Also advancing in 13th was Ariana Kukors, a three-time medalist in the world championships. 2000 Olympic champion Megan Jendrick, who gave birth to her first child eight months ago, finished 22nd.
Posted on 26 June 2012 by Glenn Clark
Posted on 25 June 2012 by WNST Staff
OMAHA, Neb. — Ryan Lochte has won his first head-to-head showdown with Michael Phelps at the U.S. Olympic swimming trials.
The 27-year-old Floridian captured the 400-meter individual medley Monday night, taking command on the breaststroke leg and holding off Phelps in the freestyle for a time of 4 minutes, 7.06 seconds. Phelps claimed the second Olympic spot in 4:07.89.
Tyler Clary, who took second at last year’s world championships, won’t even get a chance to swim the event in London. He faded to third in 4:09.92.
Phelps won the 400 IM at the past two Olympics, but vowed to drop the grueling event after Beijing. In the past year, he brought it back — and now he’ll be swimming it again in London.
Posted on 24 June 2012 by WNST Staff
OMAHA, Neb. — (AP) The first Nebraska showdown between Michael Phelps and Ryan Lochte came at the edge of a curtained-off interview room, not far from the temporary pool where the U.S. Olympic swimming team will be decided.
Phelps rubbed at his thick mustache, which looked like something out of the Village People, and queried Lochte on his smooth face.
“I had one, but I had to shave it,” Lochte said, extending a hand to his rival.
“C’mon, man, you’ve got to keep it as long as you can,” Phelps replied, breaking into a big smile beneath all that hair.
The meeting Saturday between swimming’s two biggest stars was downright cordial. Expect it to be much different when they get in the water at the Olympic trials, which is being held at a temporary pool set up in a 13,200-seat arena along the Missouri River, just as it was in 2008.
Phelps is a 14-time gold medalist trying to put an appropriate finish on his brilliant career at the London Olympics. Lochte is the guy standing in the way, a laid-back Floridian who beat Phelps twice at last year’s world championships and keeps saying over and over again, “This is my time.”
“Michael Phelps definitely set the limit,” Lochte said. “But, I mean, he’s human. He’s not a fish or anything like that.”
Phelps has already hoarded more gold than any other Olympian, and he’s clearly regained the motivation that faded away after the Great Haul of China, where he toppled Mark Spitz’s iconic record by winning eight events.
As he was winding down from six weeks of grueling training in the Colorado mountains, he wondered why he kept getting up so early instead of seizing the chance to sleep in. Then, it hit him: He’s excited about the trials. He’s pumped about what he can do in England. He’s driven to end his career with one more dynamic performance.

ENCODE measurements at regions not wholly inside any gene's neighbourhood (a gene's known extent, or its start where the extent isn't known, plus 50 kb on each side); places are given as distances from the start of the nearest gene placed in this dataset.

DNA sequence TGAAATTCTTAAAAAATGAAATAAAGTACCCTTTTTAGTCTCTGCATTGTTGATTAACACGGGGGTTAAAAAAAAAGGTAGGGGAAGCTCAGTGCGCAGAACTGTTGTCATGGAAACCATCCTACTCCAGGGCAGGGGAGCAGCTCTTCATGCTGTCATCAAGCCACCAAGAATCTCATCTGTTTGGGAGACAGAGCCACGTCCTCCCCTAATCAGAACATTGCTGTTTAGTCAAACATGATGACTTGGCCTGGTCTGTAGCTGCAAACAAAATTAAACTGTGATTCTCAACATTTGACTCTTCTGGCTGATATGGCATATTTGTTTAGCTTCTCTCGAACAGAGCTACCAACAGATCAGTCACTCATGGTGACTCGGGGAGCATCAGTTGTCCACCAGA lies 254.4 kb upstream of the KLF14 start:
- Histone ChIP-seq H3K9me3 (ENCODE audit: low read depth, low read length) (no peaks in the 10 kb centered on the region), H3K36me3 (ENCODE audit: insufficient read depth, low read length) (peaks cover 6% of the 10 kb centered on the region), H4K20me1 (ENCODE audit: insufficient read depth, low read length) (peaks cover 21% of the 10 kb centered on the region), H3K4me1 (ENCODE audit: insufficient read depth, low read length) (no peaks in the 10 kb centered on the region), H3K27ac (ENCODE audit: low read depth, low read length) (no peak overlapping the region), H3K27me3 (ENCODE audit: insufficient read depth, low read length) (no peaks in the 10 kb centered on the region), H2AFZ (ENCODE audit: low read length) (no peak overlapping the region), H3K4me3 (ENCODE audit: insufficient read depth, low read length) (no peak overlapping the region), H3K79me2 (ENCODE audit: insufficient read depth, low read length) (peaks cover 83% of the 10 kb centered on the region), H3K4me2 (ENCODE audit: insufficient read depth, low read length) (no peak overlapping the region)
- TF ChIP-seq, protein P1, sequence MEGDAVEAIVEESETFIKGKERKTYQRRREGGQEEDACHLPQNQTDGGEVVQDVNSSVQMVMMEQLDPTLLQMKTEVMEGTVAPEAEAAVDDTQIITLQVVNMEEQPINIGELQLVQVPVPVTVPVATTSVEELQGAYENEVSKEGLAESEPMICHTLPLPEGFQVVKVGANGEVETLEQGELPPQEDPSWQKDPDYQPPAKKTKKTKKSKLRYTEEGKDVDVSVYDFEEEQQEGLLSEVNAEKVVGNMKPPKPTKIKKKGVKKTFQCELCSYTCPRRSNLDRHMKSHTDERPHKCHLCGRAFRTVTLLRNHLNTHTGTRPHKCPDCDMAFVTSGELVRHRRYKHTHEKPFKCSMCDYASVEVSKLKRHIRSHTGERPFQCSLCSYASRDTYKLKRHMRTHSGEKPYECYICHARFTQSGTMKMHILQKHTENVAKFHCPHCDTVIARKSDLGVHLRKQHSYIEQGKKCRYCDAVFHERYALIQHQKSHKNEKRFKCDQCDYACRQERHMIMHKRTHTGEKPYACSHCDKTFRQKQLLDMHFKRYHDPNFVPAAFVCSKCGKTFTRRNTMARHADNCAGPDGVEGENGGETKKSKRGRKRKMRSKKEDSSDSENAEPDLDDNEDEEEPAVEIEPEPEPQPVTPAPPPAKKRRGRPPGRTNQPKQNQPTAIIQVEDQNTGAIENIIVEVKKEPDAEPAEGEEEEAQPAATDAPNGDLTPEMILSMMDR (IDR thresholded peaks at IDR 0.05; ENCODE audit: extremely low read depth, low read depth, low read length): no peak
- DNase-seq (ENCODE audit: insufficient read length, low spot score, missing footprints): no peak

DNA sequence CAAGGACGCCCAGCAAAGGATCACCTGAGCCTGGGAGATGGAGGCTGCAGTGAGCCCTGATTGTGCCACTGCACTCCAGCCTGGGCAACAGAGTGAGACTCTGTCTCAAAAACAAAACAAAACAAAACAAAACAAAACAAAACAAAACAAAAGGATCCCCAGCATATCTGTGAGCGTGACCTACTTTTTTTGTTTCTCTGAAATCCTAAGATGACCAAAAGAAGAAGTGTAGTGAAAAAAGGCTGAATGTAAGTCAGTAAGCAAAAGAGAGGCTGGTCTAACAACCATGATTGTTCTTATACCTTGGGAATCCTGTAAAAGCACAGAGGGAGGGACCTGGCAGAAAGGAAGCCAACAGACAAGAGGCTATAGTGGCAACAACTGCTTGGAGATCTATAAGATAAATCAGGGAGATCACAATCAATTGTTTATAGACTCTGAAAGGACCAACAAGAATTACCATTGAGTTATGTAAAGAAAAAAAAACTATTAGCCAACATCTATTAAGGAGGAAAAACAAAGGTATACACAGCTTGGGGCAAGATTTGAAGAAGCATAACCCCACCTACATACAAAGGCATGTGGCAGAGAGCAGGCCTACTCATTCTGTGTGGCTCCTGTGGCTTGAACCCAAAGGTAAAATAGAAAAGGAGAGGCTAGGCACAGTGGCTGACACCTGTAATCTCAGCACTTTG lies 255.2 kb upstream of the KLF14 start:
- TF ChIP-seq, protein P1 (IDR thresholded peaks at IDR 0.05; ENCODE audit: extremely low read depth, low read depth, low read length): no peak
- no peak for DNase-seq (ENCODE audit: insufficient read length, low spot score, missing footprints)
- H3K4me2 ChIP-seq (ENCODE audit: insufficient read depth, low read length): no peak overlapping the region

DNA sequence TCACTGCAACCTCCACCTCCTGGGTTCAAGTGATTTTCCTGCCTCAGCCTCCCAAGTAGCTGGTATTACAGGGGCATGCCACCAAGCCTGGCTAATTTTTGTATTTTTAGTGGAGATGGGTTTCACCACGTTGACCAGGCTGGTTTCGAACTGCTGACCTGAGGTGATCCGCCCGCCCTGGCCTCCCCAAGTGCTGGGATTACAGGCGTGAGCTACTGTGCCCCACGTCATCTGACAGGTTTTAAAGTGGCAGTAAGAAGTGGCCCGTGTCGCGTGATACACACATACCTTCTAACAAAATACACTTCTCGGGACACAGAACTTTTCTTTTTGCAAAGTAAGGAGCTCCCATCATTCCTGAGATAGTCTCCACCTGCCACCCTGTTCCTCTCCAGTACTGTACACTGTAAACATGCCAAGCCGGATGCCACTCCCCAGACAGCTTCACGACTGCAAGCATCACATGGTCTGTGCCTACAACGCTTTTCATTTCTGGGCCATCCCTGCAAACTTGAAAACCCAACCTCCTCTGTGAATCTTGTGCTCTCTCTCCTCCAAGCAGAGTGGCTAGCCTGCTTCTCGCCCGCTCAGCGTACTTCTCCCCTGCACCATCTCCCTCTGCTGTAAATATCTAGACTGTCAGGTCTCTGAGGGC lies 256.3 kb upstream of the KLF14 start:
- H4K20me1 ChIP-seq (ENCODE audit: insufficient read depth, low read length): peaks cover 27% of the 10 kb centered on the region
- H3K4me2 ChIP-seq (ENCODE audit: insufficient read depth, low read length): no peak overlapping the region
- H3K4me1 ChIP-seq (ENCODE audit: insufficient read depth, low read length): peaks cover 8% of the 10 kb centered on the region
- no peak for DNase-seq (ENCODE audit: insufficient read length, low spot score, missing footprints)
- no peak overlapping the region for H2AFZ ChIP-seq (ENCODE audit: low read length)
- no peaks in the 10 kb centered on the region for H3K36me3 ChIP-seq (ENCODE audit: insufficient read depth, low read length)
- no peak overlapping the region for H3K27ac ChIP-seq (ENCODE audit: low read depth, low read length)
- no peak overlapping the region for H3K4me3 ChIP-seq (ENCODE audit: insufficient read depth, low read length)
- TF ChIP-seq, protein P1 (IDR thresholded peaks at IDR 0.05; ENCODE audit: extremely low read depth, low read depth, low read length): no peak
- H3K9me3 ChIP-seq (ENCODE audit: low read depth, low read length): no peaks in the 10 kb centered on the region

“We’ve done everything. We done a lot of amazing things, a lot of cool, exciting things,” Phelps said, sitting next to his omnipresent coach, Bob Bowman. “Now, it’s just time to have fun. I’m a lot more relaxed that I’ve ever been. We’ll see after this week what size cherry I want to put on my sundae.”
Lochte has entered a staggering 11 events at the trials, though he’ll surely drop several of those and perhaps use others just for training purposes in the preliminaries. Phelps has entered seven races, including the 400-meter individual medley on the very first day of the trials.
Phelps and Bowman were coy about their plans, refusing to say if the swimmer will actually compete in the grueling race he won at the last two Olympics but vowed never to swim again after Beijing. He brought back the 400 IM over the past year and entered it at the trials, potentially setting up his first clash with Lochte, the defending world champion in that event.
“We’ve got a couple of hours to decide, don’t we?” Phelps said, chuckling.
Bowman chimed in, saying they actually had another day to make the call.
“OK, we’ve got 24 hours,” Phelps said. “In 24 hours, we’ll let you guys know.”
He even skirted a question about when he would shave his mustache, fearing that would reveal his plans.
“I can’t give that away,” Phelps said. “If I say I’m doing it tomorrow, then you’ll know I’m swimming the 400 IM. If I say I’m doing it Monday, that means I’m not. It will come off when the rest of my body hair comes off.”
Lochte and Phelps will certainly face each other in two of their best events: the 200 IM and the 200 freestyle. Phelps is the defending Olympic champion in both races (a two-time defending champ, in fact, in the medley). But Lochte took them both at the 2011 worlds in Shanghai, beating Phelps by a total of about a half-second and setting a world record in the 200 IM, just to rub it in.
With that triumph still fresh, Lochte is itching to race Phelps as many times as possible in Omaha, starting with the 400 IM.